Chicagolandia Club promotes culture

Cassidy Foronda, staff reporter

Uniform houses sit beside quiet streets with lawns well trimmed and children playing on the sidewalk: a picturesque suburbia situated only a short distance from its polar opposite. Soaring skyscrapers and busy roads, fast walking people with places to go and people to see against a background of train horns and car honks; the city’s only a short train ride away.

Chicagolandia is a new club aimed at getting South students “out of the bubble,” according to club sponsor Dan Rhoades; it meets Mondays at 3:30 in room 202.

“[The club’s purpose is to] get [students] out and let them… experience parts of [Chicago] they wouldn’t otherwise get to see,” Rhoades said.

The club looks to get students outside of the conventional places frequented when they do travel to the city. According to Megan Sheqiladze, club founder and leader, when she saw people from Glenview often only went to tourist attractions in the city, she saw a need for a club like Chicagolandia to get students more situated with the city they live in.

“Everyone is constantly going to the city, but it’s very repetitive,” Sheqiladze said. “I thought that by having this club, people can branch out and see new things… There’s so much more and people just don’t know where to go.”

The club this far in the year has gone on two trips, one to Hull House, Chinatown, and Northerly Island, and the other a walk through the Chicago Marathon, according to Rhoades. The Jane Adams Hull House, according to Sheqiladze, was particularly interesting because of its history.

“It was really neat because most if it [now] is just how it was back when it was open,” Sheqiladze said.

She especially enjoyed visiting Northerly Island, a man-made peninsula that focuses on nature–a huge contrast from the city nearby.

“When you’re walking… it does not look like the city,” Sheqiladze said. “It’s really, really quiet and peaceful… and then you turn around and see skyscrapers behind you – it’s just so surreal. I will never see that anywhere else.”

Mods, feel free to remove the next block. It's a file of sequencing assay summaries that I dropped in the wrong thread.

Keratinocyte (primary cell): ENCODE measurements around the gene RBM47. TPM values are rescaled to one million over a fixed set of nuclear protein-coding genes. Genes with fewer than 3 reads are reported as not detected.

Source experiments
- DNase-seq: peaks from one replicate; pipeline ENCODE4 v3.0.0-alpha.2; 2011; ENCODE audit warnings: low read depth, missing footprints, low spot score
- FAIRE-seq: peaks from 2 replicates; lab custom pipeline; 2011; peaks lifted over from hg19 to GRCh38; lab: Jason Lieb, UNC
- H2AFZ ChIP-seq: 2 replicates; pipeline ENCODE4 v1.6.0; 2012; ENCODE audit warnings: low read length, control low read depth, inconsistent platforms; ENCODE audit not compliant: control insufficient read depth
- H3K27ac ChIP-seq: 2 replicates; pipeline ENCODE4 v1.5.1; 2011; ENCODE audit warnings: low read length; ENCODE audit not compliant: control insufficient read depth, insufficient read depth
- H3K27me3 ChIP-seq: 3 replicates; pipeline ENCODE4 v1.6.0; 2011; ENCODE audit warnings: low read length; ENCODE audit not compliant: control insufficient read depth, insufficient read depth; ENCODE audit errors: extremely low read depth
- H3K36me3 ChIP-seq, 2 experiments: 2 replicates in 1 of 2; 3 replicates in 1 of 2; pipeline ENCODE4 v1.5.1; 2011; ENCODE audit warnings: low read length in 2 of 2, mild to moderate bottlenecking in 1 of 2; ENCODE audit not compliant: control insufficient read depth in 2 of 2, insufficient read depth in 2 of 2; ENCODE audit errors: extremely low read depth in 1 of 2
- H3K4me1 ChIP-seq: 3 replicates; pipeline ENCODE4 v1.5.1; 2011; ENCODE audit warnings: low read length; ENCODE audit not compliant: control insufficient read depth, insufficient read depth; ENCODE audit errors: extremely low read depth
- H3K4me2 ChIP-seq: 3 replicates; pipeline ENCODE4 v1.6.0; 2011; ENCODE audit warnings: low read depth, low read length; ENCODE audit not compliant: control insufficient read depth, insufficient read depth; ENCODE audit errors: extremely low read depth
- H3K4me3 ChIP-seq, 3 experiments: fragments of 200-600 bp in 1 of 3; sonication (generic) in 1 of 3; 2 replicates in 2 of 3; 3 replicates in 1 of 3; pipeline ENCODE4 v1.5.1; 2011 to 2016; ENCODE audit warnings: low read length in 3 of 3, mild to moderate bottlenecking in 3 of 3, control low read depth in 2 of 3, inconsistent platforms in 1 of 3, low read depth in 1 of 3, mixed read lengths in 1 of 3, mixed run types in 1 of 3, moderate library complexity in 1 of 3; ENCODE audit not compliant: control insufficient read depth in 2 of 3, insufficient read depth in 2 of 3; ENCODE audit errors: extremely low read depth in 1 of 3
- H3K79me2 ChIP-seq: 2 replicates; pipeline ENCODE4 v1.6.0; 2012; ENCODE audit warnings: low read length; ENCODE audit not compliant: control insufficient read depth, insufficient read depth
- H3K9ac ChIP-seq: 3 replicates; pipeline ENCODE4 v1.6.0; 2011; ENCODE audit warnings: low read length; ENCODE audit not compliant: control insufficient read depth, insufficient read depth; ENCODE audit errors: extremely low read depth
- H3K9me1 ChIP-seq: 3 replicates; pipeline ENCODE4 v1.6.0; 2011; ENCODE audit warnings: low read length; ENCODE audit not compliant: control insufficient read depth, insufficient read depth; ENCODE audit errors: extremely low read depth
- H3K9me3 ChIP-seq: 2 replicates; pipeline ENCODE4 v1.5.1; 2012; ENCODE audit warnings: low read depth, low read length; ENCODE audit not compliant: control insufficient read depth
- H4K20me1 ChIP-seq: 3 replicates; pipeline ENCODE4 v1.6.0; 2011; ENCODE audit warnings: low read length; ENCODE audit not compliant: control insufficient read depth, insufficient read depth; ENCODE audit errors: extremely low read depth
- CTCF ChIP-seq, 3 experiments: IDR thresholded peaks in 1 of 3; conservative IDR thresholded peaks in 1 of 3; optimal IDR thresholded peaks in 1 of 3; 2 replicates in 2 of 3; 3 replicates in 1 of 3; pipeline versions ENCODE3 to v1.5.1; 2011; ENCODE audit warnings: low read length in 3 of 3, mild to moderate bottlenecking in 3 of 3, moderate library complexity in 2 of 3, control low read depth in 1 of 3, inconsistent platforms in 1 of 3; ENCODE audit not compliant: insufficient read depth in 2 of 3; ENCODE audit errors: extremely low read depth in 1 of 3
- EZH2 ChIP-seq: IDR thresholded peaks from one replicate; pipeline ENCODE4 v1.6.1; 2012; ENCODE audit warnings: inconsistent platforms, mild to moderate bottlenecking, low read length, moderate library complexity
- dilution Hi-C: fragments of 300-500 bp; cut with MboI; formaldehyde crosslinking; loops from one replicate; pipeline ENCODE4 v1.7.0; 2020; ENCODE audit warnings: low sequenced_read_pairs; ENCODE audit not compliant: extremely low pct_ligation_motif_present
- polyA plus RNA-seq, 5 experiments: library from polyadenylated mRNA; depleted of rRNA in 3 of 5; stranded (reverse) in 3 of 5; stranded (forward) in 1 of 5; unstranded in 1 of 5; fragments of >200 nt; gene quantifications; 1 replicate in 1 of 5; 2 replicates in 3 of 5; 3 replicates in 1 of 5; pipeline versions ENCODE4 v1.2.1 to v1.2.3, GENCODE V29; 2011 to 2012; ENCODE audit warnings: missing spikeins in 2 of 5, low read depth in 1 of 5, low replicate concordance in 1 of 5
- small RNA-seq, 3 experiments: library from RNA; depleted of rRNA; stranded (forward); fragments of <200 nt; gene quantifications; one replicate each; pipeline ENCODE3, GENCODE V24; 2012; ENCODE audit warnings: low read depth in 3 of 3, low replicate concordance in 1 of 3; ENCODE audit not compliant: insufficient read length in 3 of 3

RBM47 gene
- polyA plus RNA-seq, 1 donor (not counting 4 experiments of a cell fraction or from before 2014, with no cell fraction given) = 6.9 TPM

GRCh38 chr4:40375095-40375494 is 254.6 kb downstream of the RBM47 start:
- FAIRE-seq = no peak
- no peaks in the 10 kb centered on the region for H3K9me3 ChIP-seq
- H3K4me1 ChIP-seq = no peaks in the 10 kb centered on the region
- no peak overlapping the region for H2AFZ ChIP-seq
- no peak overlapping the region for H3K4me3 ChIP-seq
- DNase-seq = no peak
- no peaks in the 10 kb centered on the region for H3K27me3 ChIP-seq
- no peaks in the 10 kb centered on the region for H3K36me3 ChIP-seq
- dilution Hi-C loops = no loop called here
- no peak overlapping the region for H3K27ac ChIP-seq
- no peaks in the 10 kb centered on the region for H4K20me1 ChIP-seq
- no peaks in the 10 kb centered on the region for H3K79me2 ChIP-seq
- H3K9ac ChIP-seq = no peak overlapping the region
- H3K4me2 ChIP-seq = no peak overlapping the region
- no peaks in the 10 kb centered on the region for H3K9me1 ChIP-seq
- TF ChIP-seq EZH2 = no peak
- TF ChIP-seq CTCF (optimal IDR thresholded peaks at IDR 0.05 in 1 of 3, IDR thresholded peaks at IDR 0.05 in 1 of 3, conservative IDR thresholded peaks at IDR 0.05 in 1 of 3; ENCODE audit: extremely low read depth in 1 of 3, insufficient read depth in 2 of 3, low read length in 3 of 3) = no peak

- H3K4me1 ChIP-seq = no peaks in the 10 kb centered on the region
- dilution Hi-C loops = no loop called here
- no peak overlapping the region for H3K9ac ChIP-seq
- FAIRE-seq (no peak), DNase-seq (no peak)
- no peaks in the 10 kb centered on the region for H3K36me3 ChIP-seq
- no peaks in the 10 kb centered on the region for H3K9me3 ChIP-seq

The second excursion was to the restaurant the Little Goat on Randolph, and the play No Beast So Fierce at the Storefront Theater, according to Rhoades, though the club is looking forward to its future trips. Locations are often member chosen with input from sponsors in the form of suggestions.

 “[Trips] are almost always [student] ideas,” Rhoades said.

However, finding new places is the crux of the club, according to Sheqiladze, who in addition to being founder, is the only one currently in a leadership position. To discover new opportunities for the club to travel, she’ll search online.

“A lot of the time [members] don’t know what to do, which is why they’re in the club,” Sheqiladze said.

In addition to field trips and getting South students acclimated with their home outside of Glenview, Chicagolandia also looks to educate students on the history of the city. Rhoades, who is also a teacher for Urban Studies: Chicago, finds it important to know about the place that you’re from, and finds that the presence of he and David Garbe as sponsors adds context to the places they visit.

“[In Chicagolandia] you’re learning,” Rhoades said. “Doing some walking around and talking about what you’re seeing, and why that place is where it is, and is the way it is.”

The club, which has no potential to be a heavy burden, according to Rhoades, is a great place for South students to unwind while also gaining experiences that otherwise may be unavailable.

“Chicagolandia club is not a stressful club,” Rhoades said. “It’s all about having a good time and exploring a place you otherwise wouldn’t have gotten to see.”

Though students often want to go downtown, according to Rhoades, it is difficult, especially for busy students with no way to independently transport themselves. The club, which has used different modes of transportation including public transportation and Glenbrook white buses, provides an outlet.

“When you’re a student… your home is your home,” Rhoades said. “It’s tough to get these experiences in.”